Nicole J. Poulton

Nicole J. Poulton


Education BS Biology & BA Chemistry, Virginia Tech, USA Ph.D. Biological Oceanography, MIT/Woods Hole Oceanographic Institution, USA

Scientific Interest and Avenues for Collaboration I am a Research Scientist and Director of the J.J. MacIsaac Facility for Aquatic Cytometry at Bigelow Laboratory for Ocean Sciences. I am also an active researcher and collaborator within the Single Cell Genomics Center (SCGC), at Bigelow Laboratory. My research uses flow and imaging cytometry to identify and examine both bacteria and phytoplankton from natural environments. I work with samples from many environments, ranging from lakes and oceans, to hyper-saline ponds, oceanic sediments, and mineral rich hot springs. The Facility is very involved in many ongoing research projects within the academic community and industry, including many that are focused on exploring ‘microbial dark matter.’ Microbial dark matter is a term used to describe microbes that are currently uncultivable and are unable to be studied using traditional laboratory techniques. Since 60% of the global carbon biomass is microbial, the MacIsaac Facility uses flow cytometric techniques and single cell isolation to examine and describe new microbe. My research spans the globe in order to determine the role oceanic single-cell organisms play in the global carbon cycle. I also educate cytometrists, students, and commercial entities interested in learning aquatic cytometric techniques.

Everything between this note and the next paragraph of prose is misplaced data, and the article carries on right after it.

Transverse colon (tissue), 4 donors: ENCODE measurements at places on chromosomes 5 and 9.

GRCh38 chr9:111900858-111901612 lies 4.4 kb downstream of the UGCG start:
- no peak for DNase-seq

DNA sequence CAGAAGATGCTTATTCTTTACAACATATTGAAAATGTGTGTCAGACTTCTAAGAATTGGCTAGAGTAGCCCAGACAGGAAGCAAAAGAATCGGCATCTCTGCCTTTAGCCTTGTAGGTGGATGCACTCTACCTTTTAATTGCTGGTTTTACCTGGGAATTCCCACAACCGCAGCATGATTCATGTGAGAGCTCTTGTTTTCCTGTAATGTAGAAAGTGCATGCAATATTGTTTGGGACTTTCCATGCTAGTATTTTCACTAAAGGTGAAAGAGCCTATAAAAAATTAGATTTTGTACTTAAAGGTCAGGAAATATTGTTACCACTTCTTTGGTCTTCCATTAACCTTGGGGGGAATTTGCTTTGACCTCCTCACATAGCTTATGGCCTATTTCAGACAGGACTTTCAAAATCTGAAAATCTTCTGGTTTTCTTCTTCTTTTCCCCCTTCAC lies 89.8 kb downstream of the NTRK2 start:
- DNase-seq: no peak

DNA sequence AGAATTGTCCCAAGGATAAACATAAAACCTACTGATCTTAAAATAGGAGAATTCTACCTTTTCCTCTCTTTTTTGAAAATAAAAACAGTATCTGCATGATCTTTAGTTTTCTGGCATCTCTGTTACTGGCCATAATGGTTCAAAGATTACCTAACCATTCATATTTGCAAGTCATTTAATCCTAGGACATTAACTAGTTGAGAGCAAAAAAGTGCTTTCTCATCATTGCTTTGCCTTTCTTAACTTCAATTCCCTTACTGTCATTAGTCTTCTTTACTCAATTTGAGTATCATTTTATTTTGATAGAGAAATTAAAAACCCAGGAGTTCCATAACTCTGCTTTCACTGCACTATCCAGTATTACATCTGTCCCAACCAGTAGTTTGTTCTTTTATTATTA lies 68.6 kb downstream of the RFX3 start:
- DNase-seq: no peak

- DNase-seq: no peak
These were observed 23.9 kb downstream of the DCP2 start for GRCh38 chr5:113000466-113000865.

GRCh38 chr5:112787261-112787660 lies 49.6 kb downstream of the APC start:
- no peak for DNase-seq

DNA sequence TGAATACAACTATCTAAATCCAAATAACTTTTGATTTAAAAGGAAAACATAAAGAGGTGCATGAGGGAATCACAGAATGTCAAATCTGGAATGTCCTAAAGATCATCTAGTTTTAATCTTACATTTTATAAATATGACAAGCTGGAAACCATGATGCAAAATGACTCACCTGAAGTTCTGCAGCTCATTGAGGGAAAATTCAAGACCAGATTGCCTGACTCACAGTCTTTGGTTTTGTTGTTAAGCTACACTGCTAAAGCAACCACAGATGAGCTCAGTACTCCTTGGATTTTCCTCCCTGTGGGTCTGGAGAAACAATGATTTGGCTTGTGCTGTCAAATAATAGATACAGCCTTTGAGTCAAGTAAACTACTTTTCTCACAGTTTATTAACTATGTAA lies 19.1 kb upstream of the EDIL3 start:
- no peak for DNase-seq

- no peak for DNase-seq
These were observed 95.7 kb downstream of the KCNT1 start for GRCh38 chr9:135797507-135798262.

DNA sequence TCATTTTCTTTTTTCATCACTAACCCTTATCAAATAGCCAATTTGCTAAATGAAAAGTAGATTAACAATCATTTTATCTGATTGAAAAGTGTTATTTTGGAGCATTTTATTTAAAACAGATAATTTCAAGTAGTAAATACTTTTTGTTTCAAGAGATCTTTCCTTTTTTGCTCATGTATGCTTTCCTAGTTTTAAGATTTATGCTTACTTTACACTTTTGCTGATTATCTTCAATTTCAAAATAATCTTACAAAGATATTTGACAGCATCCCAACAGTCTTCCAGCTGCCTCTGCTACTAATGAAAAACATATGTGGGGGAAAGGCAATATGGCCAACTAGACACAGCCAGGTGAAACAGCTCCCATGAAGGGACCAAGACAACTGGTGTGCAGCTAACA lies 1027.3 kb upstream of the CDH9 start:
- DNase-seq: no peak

Participation/Support of ISAC CYTO 2015: Poster Title – Flow cytometric analysis of protozoan grazing on marine cyanobacteria: Bulk and single cell sorting tools to determine the molecular diversity of grazers. CYTO 2016

Website Twitter: @njpoulton